When journalist Mae Azango wrote about a secret women's circumcision ritual in Liberia, she received death threats.
Jake Naughton/Special to The Christian Science Monitor
But this long day hasn't been quite long enough. Ms. Azango, a journalist, needs to come back on Monday to finish reporting a story about midwives for her newspaper, Front Page Africa.
In the taxi, her phone rings. She's been ignoring it all morning – she's been working – but now she can answer. She listens quietly, and then she bursts into a belly laugh.
This is not a good sign.
Azango laughs all the time – but often not out of joy. She laughs out of disbelief, or disgust, or sheer frustration. For her, laughter is an indictment or a protest – a sign not that she feels carefree, but that something around her is terribly wrong.
The sudden guffaw in the back of the taxi, though, ends as quickly as it began.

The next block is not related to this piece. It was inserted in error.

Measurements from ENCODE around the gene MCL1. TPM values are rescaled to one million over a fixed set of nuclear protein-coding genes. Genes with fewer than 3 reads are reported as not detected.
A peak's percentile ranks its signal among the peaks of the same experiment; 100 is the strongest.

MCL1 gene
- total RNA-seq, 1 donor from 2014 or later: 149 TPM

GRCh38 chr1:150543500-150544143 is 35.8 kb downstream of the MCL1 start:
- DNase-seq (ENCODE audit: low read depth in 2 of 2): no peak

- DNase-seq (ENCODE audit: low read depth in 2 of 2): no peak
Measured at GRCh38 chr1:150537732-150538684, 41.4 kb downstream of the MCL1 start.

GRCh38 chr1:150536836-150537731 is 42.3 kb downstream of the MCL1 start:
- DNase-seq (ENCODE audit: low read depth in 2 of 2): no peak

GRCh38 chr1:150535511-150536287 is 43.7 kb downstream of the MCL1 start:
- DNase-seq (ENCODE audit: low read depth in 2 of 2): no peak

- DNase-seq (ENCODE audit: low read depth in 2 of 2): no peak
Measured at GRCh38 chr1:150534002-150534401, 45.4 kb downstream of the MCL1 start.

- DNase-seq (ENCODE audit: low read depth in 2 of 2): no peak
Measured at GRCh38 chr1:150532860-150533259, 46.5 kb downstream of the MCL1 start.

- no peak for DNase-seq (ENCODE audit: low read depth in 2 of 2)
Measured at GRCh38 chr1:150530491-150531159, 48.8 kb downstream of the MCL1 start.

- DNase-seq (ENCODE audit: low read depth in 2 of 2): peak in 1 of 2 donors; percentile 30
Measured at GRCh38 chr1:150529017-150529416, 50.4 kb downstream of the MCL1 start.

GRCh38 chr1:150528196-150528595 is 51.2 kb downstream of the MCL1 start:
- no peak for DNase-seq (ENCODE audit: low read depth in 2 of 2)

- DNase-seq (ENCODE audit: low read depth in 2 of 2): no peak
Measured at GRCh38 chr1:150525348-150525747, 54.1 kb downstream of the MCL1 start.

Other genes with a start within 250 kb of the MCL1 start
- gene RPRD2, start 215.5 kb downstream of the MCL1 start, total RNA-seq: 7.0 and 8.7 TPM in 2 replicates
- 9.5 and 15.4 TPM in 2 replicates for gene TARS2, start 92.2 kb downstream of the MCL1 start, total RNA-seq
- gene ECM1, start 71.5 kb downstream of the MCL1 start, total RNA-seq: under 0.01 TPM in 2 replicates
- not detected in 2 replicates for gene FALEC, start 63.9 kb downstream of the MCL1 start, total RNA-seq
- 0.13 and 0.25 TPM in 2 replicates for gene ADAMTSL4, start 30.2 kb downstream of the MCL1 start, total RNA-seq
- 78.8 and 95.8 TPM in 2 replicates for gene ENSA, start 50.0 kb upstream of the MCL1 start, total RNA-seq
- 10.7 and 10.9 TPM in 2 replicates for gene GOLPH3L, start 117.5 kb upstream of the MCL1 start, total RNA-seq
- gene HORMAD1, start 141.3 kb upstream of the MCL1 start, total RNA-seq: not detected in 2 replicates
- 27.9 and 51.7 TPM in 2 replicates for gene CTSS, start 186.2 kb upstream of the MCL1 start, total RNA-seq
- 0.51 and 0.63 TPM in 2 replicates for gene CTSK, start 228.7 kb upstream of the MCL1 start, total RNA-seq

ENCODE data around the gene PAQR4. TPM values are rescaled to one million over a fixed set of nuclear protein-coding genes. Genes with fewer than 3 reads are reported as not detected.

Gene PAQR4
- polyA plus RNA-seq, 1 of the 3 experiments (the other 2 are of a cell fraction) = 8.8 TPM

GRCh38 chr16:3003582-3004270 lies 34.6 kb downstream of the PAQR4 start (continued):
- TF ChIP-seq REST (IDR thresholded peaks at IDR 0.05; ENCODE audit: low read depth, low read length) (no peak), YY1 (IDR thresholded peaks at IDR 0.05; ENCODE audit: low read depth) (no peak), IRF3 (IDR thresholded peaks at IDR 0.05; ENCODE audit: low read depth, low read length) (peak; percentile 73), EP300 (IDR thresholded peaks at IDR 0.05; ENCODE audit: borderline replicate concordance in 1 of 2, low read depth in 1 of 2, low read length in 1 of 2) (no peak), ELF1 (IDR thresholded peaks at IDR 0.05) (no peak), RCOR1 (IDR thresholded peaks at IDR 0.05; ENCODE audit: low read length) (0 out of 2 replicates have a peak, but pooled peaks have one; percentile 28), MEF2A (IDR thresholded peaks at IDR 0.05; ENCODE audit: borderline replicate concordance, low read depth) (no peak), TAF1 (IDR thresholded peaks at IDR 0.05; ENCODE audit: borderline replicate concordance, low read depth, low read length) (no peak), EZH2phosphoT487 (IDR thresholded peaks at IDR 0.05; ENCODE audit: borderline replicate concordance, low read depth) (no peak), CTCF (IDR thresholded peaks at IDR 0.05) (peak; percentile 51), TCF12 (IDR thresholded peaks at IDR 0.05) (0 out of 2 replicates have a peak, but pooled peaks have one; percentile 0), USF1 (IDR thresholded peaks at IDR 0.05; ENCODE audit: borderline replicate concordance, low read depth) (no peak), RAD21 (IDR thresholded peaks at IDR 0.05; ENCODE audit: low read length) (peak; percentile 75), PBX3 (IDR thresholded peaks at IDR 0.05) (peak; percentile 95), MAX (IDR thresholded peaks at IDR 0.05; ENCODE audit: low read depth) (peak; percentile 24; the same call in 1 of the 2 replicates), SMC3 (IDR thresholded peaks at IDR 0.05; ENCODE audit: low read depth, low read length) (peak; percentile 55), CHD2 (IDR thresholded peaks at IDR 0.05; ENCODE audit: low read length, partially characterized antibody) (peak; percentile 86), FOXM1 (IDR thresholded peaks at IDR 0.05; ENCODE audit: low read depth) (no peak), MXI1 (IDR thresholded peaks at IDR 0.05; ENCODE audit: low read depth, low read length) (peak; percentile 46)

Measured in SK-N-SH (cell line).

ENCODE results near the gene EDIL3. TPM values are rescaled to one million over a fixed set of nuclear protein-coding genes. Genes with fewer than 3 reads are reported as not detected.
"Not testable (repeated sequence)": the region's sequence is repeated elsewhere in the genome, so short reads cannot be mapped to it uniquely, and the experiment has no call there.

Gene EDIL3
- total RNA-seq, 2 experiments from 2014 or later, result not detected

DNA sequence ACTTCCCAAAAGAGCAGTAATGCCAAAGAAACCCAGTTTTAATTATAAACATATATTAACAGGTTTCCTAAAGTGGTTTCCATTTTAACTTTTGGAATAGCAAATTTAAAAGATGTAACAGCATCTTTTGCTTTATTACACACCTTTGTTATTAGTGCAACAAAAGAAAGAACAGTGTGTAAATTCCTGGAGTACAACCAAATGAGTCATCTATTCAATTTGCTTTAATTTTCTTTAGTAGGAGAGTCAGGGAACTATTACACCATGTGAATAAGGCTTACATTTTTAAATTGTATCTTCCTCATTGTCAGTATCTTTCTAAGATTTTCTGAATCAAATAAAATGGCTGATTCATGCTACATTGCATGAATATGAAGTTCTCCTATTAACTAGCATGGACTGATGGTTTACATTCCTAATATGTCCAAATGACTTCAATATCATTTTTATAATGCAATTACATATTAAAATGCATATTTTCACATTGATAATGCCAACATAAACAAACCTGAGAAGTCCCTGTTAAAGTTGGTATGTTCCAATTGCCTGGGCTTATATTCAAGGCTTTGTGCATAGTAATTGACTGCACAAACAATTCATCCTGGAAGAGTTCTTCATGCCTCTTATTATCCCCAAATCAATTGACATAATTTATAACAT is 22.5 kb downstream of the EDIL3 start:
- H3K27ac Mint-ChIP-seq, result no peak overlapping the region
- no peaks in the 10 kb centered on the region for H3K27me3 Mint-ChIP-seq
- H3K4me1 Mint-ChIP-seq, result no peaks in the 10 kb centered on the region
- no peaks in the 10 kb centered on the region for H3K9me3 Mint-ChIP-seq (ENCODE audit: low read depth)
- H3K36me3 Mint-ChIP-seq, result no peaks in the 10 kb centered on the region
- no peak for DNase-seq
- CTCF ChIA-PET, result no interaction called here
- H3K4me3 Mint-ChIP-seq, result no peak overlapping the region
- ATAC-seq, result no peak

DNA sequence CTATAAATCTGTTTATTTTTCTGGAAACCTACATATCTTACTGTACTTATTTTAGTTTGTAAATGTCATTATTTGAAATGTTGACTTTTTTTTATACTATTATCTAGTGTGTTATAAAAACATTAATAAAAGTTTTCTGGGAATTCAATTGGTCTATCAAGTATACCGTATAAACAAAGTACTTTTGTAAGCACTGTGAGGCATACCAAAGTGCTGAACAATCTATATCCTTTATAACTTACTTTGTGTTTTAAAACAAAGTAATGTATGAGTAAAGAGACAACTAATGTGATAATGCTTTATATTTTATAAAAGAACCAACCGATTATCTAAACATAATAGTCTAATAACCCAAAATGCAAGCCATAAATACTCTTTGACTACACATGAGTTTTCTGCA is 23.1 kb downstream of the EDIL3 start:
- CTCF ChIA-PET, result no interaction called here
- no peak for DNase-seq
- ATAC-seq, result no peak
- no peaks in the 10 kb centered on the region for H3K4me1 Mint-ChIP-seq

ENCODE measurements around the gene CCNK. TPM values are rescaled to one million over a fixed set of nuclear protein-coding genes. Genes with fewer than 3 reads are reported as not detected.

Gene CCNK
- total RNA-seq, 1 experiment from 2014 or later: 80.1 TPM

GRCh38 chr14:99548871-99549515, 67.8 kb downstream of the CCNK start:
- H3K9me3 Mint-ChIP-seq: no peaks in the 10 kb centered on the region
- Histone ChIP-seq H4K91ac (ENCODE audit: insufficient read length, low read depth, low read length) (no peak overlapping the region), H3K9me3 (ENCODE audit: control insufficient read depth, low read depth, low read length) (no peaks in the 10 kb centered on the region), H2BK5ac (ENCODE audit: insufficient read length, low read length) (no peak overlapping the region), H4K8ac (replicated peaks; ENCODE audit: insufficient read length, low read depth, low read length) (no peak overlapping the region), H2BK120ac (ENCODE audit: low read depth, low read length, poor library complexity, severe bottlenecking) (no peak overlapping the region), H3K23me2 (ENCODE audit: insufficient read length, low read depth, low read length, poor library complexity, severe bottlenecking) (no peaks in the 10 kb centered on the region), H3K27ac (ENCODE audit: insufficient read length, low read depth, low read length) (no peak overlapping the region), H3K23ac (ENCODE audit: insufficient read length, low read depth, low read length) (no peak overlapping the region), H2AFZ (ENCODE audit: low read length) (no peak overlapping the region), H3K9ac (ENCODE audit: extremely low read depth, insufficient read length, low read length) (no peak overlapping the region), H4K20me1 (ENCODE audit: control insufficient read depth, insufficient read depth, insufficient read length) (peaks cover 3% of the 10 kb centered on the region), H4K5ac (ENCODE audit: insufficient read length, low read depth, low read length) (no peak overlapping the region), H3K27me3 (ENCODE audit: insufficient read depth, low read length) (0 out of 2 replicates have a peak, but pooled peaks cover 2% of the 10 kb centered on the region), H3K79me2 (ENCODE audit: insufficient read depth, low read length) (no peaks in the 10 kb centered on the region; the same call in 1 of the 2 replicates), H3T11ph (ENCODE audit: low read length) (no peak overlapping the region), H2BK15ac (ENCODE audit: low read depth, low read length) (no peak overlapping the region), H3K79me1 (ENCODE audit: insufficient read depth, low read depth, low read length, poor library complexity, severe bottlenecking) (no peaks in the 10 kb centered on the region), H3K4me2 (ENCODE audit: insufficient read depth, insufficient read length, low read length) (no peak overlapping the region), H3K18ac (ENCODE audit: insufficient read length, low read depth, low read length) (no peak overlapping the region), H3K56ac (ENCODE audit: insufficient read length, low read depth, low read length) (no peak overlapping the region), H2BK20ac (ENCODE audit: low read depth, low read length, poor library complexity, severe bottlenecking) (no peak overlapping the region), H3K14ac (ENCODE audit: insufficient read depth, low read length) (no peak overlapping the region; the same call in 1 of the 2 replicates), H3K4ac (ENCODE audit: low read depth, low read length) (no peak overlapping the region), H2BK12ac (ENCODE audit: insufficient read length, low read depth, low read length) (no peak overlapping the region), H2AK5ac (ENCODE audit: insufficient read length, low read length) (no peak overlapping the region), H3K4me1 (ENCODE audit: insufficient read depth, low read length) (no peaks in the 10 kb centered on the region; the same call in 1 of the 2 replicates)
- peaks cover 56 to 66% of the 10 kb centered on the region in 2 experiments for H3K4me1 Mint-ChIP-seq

"OK, OK, I hear you," she says. Then she hangs up, shaking her head. Her editor has been calling her all day, she explains, trying to tell her to get out of Todee. "The reaction to the story," she says, "is too much."
That story is her cover-page exposé of female circumcision, a traditional rite of the Sande. The Sande is Liberia's secret society for women, and 10 of the country's 16 tribes still use female circumcision to mark a girl's transition to adulthood – and her membership in the Sande.
Azango had gone undercover in Todee weeks before as part of her investigation into the ritual and its effects. She knew the story would cause controversy. Even though Liberians all know about the practice, often referring to it as "cutting," members of the Sande swear an oath to never speak about the society at all, and no one else talks publicly about cutting.
Page 1 of 5